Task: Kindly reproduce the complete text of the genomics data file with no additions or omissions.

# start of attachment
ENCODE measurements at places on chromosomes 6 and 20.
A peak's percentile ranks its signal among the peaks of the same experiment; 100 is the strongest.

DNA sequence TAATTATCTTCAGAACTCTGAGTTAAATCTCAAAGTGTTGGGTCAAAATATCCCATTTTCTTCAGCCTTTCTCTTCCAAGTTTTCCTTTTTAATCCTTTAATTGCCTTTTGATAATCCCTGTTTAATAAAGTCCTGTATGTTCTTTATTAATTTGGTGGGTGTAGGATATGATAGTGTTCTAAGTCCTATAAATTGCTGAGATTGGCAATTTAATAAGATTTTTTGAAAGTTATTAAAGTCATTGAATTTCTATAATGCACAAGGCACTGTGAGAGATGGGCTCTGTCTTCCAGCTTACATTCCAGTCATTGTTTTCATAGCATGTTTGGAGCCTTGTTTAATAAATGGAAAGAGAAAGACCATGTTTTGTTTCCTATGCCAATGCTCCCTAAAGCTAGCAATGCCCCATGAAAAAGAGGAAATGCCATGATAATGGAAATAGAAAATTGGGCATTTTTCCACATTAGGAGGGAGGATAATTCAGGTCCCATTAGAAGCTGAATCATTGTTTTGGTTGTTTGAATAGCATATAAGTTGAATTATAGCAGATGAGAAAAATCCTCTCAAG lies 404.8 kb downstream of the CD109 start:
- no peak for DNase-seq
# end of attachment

ENCODE measurements at places on chromosomes 6 and 20.
A peak's percentile ranks its signal among the peaks of the same experiment; 100 is the strongest.

DNA sequence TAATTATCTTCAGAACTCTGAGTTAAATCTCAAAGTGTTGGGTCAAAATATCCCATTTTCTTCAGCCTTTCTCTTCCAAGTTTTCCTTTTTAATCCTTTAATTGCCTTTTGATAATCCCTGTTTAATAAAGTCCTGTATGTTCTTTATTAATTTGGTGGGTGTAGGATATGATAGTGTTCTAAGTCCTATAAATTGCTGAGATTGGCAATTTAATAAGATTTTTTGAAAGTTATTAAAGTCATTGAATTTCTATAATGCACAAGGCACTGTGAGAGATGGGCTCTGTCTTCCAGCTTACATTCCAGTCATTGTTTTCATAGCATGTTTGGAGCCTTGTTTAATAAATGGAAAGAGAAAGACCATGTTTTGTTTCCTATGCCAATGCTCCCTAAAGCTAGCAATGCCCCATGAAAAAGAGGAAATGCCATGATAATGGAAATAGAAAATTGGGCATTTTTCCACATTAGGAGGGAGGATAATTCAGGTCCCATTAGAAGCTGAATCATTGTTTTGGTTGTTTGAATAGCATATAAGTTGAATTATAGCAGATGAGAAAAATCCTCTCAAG lies 404.8 kb downstream of the CD109 start:
- no peak for DNase-seq